So here we are in this little country bedevilled by a history of occupation and religious extremism and acidic sectarianism and dividing walls and collectively we are chanting "Football Not Politics!"
My sympathies would lie with the Palestinians, to a large degree, though I'm inclined to blame the likes of Syria, Iran and Saudi Arabia and, to a lesser extent, Lebanon, Jordan and Egypt for their troubles from what I've read and seen. But it's obvious that, to most Europeans, the Israelis are the villains of the piece and that everything is black-and-white, cut-and-dried. I should be surprised that Irish people get taken in by this one-sided view, after the thirty years of pointless misery inflicted in our name by scumbags, fanatics and criminals but, considering the green-tinted glasses through which even recent Irish history is being viewed, I'm not one bit surprised that there's plenty of anti-Israeli feeling out there.
Whataboutery in Ireland is a right pain but I feel the need to engage in it here. Where were the protests when Ireland had to play Iran?... or Turkey?... or Russia?... or Serbia?... or Croatia?... or Saudi Arabia?... So why Israel now? By boycotting (or whatever) the Israelis in this instance we were asking our football body to make a political decision. That is not their job (they're making a piss-poor attempt at doing what is their job). The Palestinian supporters groups also tried to co-opt a (largely) ignorant football crowd with their version of the Palestinian conflict into a highly visible display designed to hurt and infuriate the people of one of the most embattled nations on Earth watching on TV.
Despite the latent anti-Semitism in Europe there seems to be no political will to stand up to Israel, if indeed Israel is as "guilty" as the likes of the Ireland Palestine Solidarity Committee (Belfast-based, don't you know, but no relation to the Shinners I'm sure...) contend. Maybe that's because the situation there is not as clear cut as is being implied? Well if the EU won't countenance any sanctions against Israel, if they are not requesting Fifa or Uefa to penalise the Israeli national team for the actions of the IDF, and if our own government is not interested in such gestures of "solidarity", then the Palestinian supporters groups should go back to lobbying politicians or engaging Israelis in informed, balanced debate for our benefit. In the meantime they should leave our, and the Israeli, football teams alone.
And Tom should realise that there is no irony in protesting about tens of thousands of Spaniards making monkey chants at Ashley Cole and not protesting about a people (over?) reacting to the second threat to wipe them out in 60 years. (It is the stated aim of a number of Middle Eastern Islamic nations, and alos the PLO to wipe Israel from existence). Also, Tom should try and remember what happens when sport does get mixed with politics...
First thing to get out of the way is my apology to Dublin Airport - automatic check in kiosks so I had my boarding pass within three minutes of going in the door despite the Friday crowds; through security in a couple of minutes (even with my belt and shoes off) because they appear to have quadrupled the security staff; and through baggage claim last night within 15 minutes of landing. Sorry lads, I thought that level of efficiency was reserved for protestants!...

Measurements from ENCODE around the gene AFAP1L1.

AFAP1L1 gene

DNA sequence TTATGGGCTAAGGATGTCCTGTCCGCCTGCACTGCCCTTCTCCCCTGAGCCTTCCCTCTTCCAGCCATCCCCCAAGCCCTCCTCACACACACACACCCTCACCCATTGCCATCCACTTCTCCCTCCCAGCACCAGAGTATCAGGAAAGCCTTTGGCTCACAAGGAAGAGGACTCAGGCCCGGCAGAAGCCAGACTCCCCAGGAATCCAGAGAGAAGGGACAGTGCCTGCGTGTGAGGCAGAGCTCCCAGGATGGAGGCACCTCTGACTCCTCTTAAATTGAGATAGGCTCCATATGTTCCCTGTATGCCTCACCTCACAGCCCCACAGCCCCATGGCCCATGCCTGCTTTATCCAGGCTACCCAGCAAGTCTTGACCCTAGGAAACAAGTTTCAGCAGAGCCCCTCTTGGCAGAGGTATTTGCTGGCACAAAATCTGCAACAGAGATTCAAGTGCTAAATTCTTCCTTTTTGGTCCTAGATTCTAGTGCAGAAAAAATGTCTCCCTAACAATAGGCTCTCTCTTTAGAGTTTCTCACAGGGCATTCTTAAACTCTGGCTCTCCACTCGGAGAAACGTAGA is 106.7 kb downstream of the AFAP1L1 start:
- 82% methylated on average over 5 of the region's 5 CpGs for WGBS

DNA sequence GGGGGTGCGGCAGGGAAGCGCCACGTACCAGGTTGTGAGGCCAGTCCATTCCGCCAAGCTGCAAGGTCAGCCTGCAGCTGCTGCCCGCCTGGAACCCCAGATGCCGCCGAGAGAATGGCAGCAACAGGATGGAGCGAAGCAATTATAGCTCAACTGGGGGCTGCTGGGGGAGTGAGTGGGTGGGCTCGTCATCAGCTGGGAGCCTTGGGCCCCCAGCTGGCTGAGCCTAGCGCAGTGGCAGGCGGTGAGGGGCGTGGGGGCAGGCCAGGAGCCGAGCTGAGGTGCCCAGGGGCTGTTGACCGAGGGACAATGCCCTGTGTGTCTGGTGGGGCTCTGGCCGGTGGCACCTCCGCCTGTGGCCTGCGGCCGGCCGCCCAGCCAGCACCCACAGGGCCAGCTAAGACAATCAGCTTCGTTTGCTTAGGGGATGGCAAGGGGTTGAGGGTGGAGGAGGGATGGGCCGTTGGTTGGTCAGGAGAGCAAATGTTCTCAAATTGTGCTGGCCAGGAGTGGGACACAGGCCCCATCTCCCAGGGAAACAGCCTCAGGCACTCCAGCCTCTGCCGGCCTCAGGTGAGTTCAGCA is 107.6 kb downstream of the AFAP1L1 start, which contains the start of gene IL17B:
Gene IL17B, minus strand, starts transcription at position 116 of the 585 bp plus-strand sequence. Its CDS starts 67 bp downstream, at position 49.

There's a big open air club in Budapest called Rio. It starts to fill around midnight (virtually all the bars in the city seem to close by 12) and stays open 'til dawn. Anyway the place was packed - there was a couple of thousand there easily, and we were sitting back and admiring the views. There were six of us in the end - my mate Steph has a German friend called Dennis who joined us, and then never stopped talking pure shite all weekend ("I am so vell known fur mein dancing in ze clubs of Beh-lin dat ven I enter ze floor ze spotlight shines on me..." is one of the more printable pieces of crap he came out with). At the end of the night we got split up and three of us made it back to the apartment only to find that the other three, including the only guy with a key, had decided to try and find a strip-bar. So, while we were waiting for those muppets, I fell asleep on the pavement in someones doorway and then the other two, Steph and the German, buggered off. I was shaken awake by the first three at about 8am, when they finally got back, and woke up to people stepping over my sprawled frame as they were going about their business. The other two only arrived later and there was an argument about who were worse - the first three for buggering off with the only key or the other two for leaving me asleep in a doorway. For good measure I had the mother of all headaches all day Saturday.
On Saturday evening it was mission hunt the Ireland match and we found an Irish pub showing it. There was a huge crowd of Israelis and local Jews there to watch the game as well as the standard paddys abroad. To say that the game ended in huge disappointment is an understatement. I was in a foul mood for hours afterwards. Y'see I knew I should have given up watching footie last week after the Liverpool miracle because I know I'm unlikely to ever witness such joy again. But I won't and, like I've said before, football has a habit of kicking me in the stones. What added to my black mood was that I was restraining myself from criticising the Israeli team and their cheat of a goalkeeper for fear of appearing anti-Semitic. It's funny, because I remember shouting "He Schweizer! Wo das Nazi Gold ist" at a bunch of Swiss when they screwed us before. Although one of my mates did wonder aloud if we had backed the wrong God. He's an Anglican, though, so we already know he's definitely going to hell!